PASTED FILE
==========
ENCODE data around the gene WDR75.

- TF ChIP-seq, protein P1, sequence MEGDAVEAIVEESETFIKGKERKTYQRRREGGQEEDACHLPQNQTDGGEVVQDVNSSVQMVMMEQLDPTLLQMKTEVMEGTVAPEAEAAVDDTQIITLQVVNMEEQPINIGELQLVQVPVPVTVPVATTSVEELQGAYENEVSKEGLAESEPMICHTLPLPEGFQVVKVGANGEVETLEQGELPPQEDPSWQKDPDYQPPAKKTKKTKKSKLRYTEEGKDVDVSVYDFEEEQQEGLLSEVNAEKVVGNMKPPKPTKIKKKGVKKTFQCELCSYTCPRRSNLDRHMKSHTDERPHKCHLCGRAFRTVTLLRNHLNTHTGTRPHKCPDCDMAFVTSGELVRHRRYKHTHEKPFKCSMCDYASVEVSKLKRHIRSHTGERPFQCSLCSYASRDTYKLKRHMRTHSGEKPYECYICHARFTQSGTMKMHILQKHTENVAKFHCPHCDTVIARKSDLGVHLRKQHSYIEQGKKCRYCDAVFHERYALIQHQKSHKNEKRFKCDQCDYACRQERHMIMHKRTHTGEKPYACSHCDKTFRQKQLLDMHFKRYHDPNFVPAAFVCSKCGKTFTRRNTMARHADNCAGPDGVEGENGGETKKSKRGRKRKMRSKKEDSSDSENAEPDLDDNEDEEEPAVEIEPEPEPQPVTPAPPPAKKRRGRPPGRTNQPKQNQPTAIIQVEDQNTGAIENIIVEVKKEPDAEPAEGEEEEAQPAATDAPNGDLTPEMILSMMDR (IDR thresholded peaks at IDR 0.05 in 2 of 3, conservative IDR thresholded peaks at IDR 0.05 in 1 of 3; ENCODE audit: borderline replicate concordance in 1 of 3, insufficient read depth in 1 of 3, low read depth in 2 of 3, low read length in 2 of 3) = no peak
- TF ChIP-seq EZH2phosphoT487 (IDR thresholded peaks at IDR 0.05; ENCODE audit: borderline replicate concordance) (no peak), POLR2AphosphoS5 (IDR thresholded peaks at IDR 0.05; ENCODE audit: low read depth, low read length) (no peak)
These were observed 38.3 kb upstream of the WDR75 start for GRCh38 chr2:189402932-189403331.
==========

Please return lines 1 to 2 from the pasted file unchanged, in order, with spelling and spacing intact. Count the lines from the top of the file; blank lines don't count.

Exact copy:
ENCODE data around the gene WDR75.

- TF ChIP-seq, protein P1, sequence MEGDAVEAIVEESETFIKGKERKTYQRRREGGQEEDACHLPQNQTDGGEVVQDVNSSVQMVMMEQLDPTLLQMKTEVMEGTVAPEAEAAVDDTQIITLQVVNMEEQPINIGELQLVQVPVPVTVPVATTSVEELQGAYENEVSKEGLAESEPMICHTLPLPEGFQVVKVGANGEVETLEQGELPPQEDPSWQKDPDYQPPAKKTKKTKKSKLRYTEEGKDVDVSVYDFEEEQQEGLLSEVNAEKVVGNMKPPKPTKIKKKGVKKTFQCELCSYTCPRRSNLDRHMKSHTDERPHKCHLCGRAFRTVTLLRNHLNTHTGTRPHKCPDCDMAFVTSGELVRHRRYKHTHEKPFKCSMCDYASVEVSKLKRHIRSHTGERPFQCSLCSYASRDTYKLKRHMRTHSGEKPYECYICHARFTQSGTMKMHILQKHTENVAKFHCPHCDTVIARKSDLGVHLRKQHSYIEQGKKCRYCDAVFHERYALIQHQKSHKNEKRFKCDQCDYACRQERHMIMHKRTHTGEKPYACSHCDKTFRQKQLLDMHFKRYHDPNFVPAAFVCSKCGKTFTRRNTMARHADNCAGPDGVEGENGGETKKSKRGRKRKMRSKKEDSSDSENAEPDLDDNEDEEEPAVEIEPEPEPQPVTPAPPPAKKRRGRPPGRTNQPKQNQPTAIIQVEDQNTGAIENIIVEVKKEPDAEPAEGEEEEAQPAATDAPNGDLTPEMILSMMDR (IDR thresholded peaks at IDR 0.05 in 2 of 3, conservative IDR thresholded peaks at IDR 0.05 in 1 of 3; ENCODE audit: borderline replicate concordance in 1 of 3, insufficient read depth in 1 of 3, low read depth in 2 of 3, low read length in 2 of 3) = no peak